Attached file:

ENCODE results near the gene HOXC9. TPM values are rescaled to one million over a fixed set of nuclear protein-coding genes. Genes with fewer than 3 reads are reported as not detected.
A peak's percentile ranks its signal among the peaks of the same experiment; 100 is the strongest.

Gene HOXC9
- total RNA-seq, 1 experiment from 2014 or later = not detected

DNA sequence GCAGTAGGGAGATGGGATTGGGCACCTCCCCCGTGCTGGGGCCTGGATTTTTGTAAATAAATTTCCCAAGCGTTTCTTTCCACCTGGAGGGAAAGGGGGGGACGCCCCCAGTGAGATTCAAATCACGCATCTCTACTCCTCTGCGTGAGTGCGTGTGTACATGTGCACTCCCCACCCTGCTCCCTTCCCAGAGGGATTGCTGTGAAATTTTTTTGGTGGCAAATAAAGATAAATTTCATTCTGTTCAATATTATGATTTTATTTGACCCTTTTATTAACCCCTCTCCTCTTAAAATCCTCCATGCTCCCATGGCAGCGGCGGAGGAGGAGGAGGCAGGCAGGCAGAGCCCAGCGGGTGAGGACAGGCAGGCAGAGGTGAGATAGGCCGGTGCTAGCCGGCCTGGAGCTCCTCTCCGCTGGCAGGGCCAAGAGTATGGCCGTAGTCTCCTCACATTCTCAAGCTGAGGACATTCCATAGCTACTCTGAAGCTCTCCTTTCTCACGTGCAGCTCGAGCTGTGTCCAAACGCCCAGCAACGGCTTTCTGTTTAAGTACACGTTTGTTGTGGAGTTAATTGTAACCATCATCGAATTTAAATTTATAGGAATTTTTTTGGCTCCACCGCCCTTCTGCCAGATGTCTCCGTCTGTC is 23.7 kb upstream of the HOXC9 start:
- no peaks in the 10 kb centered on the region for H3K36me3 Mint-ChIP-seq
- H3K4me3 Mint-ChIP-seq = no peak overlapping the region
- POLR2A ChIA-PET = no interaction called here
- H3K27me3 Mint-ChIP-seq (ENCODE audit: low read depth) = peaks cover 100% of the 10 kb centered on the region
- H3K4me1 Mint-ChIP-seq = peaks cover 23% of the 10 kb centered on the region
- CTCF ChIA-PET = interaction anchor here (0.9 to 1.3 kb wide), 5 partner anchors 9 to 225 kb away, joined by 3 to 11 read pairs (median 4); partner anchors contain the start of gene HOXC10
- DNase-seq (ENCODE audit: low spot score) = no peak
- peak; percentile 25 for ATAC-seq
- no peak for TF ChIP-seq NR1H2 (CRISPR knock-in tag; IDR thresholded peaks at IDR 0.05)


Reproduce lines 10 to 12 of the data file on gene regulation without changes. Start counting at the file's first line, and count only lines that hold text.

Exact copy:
- H3K4me1 Mint-ChIP-seq = peaks cover 23% of the 10 kb centered on the region
- CTCF ChIA-PET = interaction anchor here (0.9 to 1.3 kb wide), 5 partner anchors 9 to 225 kb away, joined by 3 to 11 read pairs (median 4); partner anchors contain the start of gene HOXC10
- DNase-seq (ENCODE audit: low spot score) = no peak